Popular Site Features That Damage Your Conversion Rates

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Article ImageJust because everyone else is doing something, that doesn’t mean it’s good. In fact, there’s often a chance that if everybody else is doing something, that’s reason enough not to join in with the crowd.

When it comes to user experience (UX) and conversion rate optimization (CRO) there are plenty of site features and content ideas you might find on competitor websites, or websites belonging to aspirational brands, which aren’t actually conducive to success.

If you’re keen to ensure that your content brainwaves don’t inadvertently damage your conversion rates, here are a few popular site features that you’d do well to avoid.

Image Carousels

Which common site feature does nothing for your SEO, slows down page loading speeds and frustrates users, all in one painful flop? Yep, it’s the image carousel.

Also known as image sliders, there are plenty of good reasons why experts in UX and SEO hate this particular site feature. In spite of this, it seems that some web developers and plenty of plug-and-play site themes retain a penchant for image carousels. If you have one, or were thinking of getting one, here are a few reasons why you should reconsider.

  • These annoy users by sliding too quickly, or not fast enough
  • They don’t always work well on mobile devices
  • Only a tiny percentage of site users typically click on any given slide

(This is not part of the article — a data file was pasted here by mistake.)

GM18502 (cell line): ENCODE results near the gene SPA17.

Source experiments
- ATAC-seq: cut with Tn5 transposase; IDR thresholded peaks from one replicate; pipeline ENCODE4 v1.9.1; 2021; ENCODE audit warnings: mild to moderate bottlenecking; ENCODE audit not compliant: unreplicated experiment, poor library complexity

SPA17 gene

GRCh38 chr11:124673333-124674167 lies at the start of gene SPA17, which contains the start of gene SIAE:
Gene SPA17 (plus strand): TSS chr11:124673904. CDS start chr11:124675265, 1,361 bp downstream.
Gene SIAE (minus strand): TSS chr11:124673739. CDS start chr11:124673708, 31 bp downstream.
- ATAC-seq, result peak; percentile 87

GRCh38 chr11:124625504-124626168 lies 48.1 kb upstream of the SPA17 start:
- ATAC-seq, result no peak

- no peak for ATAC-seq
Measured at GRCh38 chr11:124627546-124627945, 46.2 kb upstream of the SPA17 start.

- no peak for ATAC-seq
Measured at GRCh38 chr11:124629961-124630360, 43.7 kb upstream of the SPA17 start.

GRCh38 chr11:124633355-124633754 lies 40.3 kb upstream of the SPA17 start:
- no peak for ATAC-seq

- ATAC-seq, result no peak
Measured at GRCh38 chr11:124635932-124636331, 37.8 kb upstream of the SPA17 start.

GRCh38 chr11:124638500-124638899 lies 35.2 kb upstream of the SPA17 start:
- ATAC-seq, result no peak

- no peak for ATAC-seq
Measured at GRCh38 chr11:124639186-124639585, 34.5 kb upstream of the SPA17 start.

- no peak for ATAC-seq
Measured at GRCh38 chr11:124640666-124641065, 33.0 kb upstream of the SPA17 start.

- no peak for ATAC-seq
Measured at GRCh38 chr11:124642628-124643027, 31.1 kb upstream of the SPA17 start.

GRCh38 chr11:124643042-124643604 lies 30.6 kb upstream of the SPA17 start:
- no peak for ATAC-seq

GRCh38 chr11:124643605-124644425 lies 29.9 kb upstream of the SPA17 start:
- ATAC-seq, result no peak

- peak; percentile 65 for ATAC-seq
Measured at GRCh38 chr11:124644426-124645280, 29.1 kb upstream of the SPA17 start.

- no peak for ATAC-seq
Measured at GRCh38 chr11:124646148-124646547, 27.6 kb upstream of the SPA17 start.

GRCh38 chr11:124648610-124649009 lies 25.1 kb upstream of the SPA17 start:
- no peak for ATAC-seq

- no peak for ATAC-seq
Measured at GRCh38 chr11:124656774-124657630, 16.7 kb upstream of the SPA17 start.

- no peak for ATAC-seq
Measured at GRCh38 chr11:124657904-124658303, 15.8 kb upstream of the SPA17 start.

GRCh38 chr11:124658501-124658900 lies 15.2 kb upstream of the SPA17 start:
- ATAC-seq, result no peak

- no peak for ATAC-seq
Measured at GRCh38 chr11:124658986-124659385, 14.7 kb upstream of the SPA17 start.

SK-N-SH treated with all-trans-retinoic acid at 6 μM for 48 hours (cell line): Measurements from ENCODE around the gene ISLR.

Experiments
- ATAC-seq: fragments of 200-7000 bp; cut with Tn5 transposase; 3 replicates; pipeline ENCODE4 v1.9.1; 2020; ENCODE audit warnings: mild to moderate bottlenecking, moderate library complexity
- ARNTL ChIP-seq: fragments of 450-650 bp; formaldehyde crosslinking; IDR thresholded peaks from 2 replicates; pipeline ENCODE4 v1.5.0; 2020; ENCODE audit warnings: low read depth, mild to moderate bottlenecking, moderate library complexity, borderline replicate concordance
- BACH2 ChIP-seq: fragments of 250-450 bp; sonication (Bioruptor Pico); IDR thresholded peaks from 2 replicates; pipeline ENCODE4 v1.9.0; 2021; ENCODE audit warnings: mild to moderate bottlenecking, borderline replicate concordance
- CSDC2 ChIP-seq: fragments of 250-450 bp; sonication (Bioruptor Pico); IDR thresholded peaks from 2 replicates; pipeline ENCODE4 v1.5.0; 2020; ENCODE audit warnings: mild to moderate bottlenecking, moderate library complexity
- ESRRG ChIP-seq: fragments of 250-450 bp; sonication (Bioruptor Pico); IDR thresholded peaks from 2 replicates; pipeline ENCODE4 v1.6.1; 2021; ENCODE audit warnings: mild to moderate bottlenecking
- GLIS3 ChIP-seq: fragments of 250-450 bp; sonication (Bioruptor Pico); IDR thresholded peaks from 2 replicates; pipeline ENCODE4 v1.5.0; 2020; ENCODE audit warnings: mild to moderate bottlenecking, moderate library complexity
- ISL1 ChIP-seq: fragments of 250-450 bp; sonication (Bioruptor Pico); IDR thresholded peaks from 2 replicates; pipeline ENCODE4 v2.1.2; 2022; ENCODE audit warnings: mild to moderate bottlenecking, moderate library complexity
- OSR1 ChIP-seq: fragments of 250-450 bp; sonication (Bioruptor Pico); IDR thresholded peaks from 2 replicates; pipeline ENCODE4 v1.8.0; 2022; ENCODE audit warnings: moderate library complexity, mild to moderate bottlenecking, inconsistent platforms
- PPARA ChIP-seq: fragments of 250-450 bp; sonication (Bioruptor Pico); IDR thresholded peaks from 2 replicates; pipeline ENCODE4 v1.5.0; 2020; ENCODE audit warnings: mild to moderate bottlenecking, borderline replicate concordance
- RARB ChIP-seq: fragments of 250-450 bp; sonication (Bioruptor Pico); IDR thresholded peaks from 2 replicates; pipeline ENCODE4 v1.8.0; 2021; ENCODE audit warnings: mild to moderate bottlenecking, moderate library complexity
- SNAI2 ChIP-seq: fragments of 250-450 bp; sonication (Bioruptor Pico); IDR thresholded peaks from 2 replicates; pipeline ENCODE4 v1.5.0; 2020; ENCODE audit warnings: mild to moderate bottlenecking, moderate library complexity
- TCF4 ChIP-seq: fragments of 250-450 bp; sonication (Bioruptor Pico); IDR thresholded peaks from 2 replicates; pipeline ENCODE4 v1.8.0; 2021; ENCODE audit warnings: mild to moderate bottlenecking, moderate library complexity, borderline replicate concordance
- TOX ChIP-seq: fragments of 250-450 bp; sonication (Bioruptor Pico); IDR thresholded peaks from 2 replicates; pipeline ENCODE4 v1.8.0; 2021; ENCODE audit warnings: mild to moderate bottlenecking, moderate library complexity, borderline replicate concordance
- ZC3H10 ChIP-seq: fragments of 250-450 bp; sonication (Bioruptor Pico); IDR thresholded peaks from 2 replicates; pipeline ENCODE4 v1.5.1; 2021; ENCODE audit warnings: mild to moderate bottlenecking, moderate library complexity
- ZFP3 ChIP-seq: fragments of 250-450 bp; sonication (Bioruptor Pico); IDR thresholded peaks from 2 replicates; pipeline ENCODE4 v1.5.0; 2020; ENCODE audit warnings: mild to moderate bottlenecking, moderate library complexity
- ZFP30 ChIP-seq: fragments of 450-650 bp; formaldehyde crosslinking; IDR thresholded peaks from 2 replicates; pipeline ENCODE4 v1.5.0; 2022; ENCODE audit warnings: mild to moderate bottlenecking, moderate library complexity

• As a result of that last point, linked content goes unread
  • Carousels can be mistaken for ad banners and ignored completely
  • Multiple H1 tags and bulky code damage both user experience and search performance

If you’re still in doubt and think your site might be the exception to the rule, visit shouldiuseacarousel.com for a free additional opinion.

Infinite Scroll

Infinite scroll is the feature which means that while a user is scrolling down through your content, more content continues to load – infinitely, or at least until there is no more content left to see. It’s great for things like Facebook, Twitter, and Instagram – sites which people go to specifically for a little mindless scrolling during a tea break, or at the end of the day.

Social media users consume vastly more content on a page with infinite scroll, and it’s a format that can work well for major news publishers and other "discovery interfaces." That is, sites where the publisher objective is to keep users consuming more content, and the user is there to browse.

However, not all sites benefit from infinite scroll. It works best for content of the same hierarchy, and for content which is conceptually related. Users looking for specific or specialized content can quickly become frustrated if there is no clear way to filter or navigate through a pool of wider information.

In addition to this, footer links become impossible to reach – much to the annoyance of users hoping to click on contact information, FAQs and other things typically stored here. Thinking of user psychology, it’s also important to note that infinite scroll can lead to a sense of loss of control.

“Load more” is a great alternative to infinite scroll that avoids leaving site users feeling helpless, by simply replacing the ‘infinite’ part with a button which asks if you’d like to see more after scrolling past a certain number of results. There are also other options depending on the type of site you’re updating and its content, such as sub-category grids and simple pagination.

If you’re looking for extended, but highly passive, user engagement, then infinite scroll might be fine. But if you’re hoping to increase your site’s conversions, it’s unlikely that this snooze-while-you-view feature is for you.

Generic Stock Images